It's important to read the prologue of this book. Here McKnight lays out his major goal, to which he constantly refers throughout the rest of the book. He likens our atonement theories and metaphors to golf clubs. When you play golf you need more than one club if you're going to be successful, and the Bible uses more than one image to describe the atonement. We need to find a golf bag in which we can fit all of our atonement clubs and we need to know what the purpose of each club in that bag is (xiii). In the following pages, McKnight lays just that out.

McKnight begins with the claim that the atonement is the good news of t…

Correcting Erring Saints, In Canonical Context

1 Brothers and sisters, if someone is caught in a sin, you who live by the Spirit should restore that person gently. But watch yourselves, or you also may be tempted. 2 Carry each other’s burdens, and in this way you will fulfill the law of Christ. 3 If anyone thinks they are something when they are not, they deceive themselves. 4 Each one should test their own actions. Then they can take pride in themselves alone, without comparing themselves to someone else, 5 for each one should carry their own load. 6 Nevertheless, the one who receives instruction in the word should share all good things with their instructor.7 Do not be deceived: God cannot be mocked. A man reaps what he sows. 8 Whoever sows to please their flesh, from the flesh will reap destruction; whoever sows to please the Spirit, from the Spirit will reap eternal life. 9 Let us not become weary in doing good, for at the proper time we will reap a harvest if we do not give up. 10 Therefore, as we have opportunity, let us do …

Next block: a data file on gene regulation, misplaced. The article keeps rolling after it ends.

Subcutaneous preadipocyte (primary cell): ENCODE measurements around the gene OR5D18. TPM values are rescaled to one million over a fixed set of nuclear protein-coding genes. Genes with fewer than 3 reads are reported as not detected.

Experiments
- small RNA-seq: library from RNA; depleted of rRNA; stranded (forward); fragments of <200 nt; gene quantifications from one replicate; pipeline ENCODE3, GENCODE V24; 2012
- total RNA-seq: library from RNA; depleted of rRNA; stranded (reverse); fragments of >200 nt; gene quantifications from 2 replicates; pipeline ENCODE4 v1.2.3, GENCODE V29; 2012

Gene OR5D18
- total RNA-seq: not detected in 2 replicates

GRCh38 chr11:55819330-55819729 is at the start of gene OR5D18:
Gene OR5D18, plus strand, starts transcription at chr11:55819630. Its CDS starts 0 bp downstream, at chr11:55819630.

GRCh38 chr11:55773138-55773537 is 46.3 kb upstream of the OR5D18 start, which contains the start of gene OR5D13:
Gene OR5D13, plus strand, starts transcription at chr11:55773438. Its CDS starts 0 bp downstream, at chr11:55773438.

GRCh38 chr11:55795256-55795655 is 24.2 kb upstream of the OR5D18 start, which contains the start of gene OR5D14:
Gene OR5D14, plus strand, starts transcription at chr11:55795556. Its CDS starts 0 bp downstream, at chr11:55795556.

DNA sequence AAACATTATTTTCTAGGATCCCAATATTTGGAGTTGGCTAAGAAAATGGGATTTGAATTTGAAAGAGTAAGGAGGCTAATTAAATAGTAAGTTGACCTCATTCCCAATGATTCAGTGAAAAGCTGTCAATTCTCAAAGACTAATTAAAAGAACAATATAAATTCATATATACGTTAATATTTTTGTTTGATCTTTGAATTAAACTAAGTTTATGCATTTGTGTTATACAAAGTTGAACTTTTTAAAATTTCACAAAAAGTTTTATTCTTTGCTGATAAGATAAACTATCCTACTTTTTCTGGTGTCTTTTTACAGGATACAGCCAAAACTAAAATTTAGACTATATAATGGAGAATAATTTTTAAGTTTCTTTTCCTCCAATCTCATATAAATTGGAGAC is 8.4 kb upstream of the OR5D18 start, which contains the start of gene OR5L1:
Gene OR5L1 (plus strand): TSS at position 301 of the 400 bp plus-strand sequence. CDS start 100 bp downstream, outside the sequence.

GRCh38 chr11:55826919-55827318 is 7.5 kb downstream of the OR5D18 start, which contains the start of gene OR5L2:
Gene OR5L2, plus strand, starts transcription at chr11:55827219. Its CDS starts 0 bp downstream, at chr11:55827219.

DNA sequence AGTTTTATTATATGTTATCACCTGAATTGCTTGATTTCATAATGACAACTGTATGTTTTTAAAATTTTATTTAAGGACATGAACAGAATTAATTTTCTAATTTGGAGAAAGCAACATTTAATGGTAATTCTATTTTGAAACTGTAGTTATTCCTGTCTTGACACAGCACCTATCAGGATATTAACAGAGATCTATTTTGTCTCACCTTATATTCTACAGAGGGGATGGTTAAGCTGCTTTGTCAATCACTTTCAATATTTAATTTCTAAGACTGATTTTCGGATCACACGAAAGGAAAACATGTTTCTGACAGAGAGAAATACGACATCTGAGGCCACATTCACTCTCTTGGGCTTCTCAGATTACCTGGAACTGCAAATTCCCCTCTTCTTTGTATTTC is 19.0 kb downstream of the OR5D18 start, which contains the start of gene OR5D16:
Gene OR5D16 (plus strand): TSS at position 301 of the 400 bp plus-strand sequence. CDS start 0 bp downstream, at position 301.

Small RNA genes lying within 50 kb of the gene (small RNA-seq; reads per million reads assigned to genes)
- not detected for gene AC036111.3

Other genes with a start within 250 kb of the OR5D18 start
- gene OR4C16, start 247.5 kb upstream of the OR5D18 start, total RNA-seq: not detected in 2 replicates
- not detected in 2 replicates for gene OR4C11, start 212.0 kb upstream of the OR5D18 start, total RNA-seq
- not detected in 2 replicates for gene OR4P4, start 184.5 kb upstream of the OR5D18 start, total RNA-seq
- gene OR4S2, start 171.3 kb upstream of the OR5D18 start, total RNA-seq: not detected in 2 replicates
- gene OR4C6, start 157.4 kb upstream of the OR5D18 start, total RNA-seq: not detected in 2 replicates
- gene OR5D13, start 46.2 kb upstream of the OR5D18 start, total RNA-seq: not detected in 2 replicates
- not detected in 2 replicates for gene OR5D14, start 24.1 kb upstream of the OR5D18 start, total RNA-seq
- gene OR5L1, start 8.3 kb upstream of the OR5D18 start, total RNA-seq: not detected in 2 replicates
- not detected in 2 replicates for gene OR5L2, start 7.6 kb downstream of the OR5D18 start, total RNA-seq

Galatians winding down, next up?

There's now one section left to cover in Galatians to finish up the letter. A while back I had mentioned that I would be tackling John next. Well plans have changed. I've decided that I want to start a long term research project that you'll probably read a lot more about in the future on this blog (if you keep reading it of course). The next book up will be Song of Songs.

I'm just starting a study sexual ethics, particularly focusing on the relationships between sex, identity, and power. This will probably be a long study that will take years if the Lord gives me the energy and desire to see it to completion. To start I'll have a dual focus. First will be to look at how the Bible gives positive shape to our understanding of sex, sexual ethics, and sexual identity. Song of Songs becomes an obvious starting point here. The second starting point will be to seek to gain a better understanding of gender in the Bible. How 'gendered' are the biblical texts and how…

Paul's Argument in Galatians 6:1-10

1 Brothers and sisters, if someone is caught in a sin, you who live by the Spirit should restore that person gently. But watch yourselves, or you also may be tempted. 2 Carry each other’s burdens, and in this way you will fulfill the law of Christ. 3 If anyone thinks they are something when they are not, they deceive themselves. 4 Each one should test their own actions. Then they can take pride in themselves alone, without comparing themselves to someone else, 5 for each one should carry their own load. 6 Nevertheless, the one who receives instruction in the word should share all good things with their instructor.7 Do not be deceived: God cannot be mocked. A man reaps what he sows. 8 Whoever sows to please their flesh, from the flesh will reap destruction; whoever sows to please the Spirit, from the Spirit will reap eternal life. 9 Let us not become weary in doing good, for at the proper time we will reap a harvest if we do not give up. 10 Therefore, as we have opportunity, let us do …